Jean Baptiste Pointe du Sable Establishes First Non-Indigenous Settlement of Chicago
Point du Sable's chief occupation seems to have been that of a trader who wandered from place to place in the customary manner, and fortunately left a record now and then.
In 1779 he was in Chicago, and in the summer of that same year he was established on the River Chemin, later known as Trail Creek, probably on the site of Michigan City- Indiana. It was at this place that he was arrested by Lieut. Bennett, who had been sent by Arent S. De Peyster of the British Army to forestall an anticipated attack on Mackinac by George Rogers Clark. Point du Sable's arrest seems to have been due to his seeming attachment to the American cause, although at the time he was in the employ of a British trader named Durand, who had undertaken to guide a British war party to the Illinois country to co-operate with Bennett. In his petition for a grant of land from the United States Government, presented in 1783, Point du Sable satisfied the Commissioners that he was a citizen of the United States. He stated that as early as 1780 he had resided at Peoria with his family and had improved a farm of thirty acres between the Old Fort and the new »ettlements of Peoria. In 1790 he was again in Chicago and probably intermittently for five or six years. In this same year, on October 4, Susanne, the natural daughter of Point du Sable and an Indian woman, married Jean Baptiste Pelletier at Cahokia, and on October 7, 1799, a child born of this union was baptized in the Old Cathedral at St. Louis. The entry states that Pelletier's spouse, Susanne Point Sable, was "Habit a Chicagou." In 1796 he appeared at Mackinac. The next record of him is as a witness or juror on September 29, 1802, in the St. Clair County, Illinois (then Indiana Territory), Court of Common Pleas.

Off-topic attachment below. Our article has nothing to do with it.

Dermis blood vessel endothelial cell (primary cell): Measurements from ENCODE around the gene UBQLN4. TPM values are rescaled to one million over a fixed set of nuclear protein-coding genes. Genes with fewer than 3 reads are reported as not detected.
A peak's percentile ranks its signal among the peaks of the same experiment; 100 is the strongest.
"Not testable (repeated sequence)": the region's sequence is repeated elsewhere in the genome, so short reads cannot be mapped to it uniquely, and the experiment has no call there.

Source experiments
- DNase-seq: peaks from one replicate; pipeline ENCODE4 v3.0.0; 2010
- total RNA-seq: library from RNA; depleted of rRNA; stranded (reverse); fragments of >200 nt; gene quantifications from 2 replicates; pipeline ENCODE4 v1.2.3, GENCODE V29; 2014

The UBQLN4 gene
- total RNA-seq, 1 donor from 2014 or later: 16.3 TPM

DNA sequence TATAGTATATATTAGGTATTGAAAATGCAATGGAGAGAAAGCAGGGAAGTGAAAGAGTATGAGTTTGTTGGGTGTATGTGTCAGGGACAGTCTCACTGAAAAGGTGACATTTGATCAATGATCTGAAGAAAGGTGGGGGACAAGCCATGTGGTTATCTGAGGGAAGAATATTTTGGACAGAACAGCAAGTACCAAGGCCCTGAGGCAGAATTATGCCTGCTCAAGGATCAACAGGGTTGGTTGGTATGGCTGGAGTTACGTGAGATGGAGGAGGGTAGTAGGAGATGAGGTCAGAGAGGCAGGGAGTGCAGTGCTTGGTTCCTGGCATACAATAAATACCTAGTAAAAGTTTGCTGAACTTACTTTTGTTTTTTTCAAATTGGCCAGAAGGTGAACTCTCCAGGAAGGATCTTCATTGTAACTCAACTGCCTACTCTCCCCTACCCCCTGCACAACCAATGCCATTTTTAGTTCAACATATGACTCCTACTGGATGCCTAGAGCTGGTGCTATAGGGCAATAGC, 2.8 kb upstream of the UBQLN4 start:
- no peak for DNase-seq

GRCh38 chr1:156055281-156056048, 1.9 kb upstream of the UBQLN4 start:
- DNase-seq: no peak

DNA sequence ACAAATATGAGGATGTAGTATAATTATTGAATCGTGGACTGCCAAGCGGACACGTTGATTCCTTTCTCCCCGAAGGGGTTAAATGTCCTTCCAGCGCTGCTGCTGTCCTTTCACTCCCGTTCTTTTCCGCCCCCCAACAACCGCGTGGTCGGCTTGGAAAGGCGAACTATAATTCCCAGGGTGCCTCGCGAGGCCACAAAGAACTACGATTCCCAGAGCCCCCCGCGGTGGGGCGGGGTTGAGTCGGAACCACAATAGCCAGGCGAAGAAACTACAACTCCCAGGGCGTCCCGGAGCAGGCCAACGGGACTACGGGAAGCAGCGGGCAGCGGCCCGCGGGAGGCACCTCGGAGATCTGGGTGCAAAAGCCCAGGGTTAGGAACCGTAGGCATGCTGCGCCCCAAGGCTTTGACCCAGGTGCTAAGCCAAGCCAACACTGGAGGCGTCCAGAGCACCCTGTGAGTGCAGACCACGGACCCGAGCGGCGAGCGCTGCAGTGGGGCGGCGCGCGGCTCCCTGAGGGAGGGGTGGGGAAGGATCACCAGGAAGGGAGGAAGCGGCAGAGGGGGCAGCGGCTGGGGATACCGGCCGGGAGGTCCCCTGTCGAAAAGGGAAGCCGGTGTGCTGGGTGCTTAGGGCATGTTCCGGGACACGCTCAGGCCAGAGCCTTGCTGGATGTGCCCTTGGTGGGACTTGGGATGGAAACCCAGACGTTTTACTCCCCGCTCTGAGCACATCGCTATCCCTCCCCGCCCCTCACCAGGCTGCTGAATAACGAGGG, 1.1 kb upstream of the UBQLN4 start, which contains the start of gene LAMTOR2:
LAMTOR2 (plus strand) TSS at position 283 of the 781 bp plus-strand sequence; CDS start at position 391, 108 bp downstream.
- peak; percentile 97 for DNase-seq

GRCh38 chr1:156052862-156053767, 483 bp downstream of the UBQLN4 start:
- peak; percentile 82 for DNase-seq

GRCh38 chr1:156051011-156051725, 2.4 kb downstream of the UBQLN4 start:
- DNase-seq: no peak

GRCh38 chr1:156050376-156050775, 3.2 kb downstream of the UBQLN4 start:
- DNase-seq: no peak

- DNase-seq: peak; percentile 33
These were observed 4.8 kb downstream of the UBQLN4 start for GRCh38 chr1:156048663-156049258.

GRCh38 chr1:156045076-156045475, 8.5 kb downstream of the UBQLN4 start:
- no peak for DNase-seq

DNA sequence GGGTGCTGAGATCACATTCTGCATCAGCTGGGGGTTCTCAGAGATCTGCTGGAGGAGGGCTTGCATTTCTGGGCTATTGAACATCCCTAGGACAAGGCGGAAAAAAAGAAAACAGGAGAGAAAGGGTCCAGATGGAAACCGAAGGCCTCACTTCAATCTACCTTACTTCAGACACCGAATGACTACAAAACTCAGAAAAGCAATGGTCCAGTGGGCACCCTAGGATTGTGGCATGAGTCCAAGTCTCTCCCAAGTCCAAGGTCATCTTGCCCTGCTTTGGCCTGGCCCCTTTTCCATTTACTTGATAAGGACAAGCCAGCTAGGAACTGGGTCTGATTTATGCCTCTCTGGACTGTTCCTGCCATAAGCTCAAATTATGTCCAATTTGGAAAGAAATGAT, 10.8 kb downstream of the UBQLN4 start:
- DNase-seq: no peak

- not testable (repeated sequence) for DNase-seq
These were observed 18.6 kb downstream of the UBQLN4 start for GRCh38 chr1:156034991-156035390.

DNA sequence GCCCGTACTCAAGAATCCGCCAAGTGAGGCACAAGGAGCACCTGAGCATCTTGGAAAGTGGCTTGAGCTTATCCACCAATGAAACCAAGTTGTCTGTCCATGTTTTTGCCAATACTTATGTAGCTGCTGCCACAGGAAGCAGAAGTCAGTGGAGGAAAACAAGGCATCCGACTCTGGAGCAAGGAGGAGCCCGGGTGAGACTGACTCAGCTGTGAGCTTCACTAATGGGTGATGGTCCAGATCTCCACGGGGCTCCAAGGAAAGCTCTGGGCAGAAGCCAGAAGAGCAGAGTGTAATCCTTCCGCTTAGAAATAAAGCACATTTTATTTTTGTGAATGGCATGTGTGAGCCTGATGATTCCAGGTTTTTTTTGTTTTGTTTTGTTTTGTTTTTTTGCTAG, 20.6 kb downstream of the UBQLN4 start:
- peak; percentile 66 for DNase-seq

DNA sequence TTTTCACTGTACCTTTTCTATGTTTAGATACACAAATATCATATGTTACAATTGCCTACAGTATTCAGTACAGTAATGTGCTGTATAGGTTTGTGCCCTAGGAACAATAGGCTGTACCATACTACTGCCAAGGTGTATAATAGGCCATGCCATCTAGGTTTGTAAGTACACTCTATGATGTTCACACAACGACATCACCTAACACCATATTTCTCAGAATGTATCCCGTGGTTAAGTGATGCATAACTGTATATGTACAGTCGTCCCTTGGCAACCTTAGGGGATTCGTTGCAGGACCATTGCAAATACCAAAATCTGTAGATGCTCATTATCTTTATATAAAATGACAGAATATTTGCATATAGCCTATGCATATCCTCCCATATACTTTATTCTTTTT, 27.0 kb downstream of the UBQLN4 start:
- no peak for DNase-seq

Jean Baptiste Pointe du Sable first arrived on the western shores of Lake Michigan about 1779, where he built the first permanent nonindigenous settlement, at the mouth of the river just east of the present Michigan Avenue Bridge on the north bank.
Before it was anything else, Chicago was a trading post. As its first permanent resident, du Sable operated the first fur-trading post during the two decades before his departure in 1800. Du Sable built his first house in the 1770s on the land now known as Pioneer Court, thirty years before Fort Dearborn was established on the banks of the Chicago River. By the time he sold out to John Kinzie's frontman, Jean La Lime, for 6,000 livres, his property included a house, two barns, horse drawn mill, bakehouse, poultry house, dairy and a smokehouse. His home was a 22 by 40-foot (12 m) log cabin filled with fine furniture and paintings. In 1913, Milo M. Quaife, an historical librarian with the State Historical Society of Wisconsin, discovered the bill of sale from du Sable to Jean La Lime in an archive in Detroit. This document outlined all of the property du Sable owned as well as many of his personal artifacts.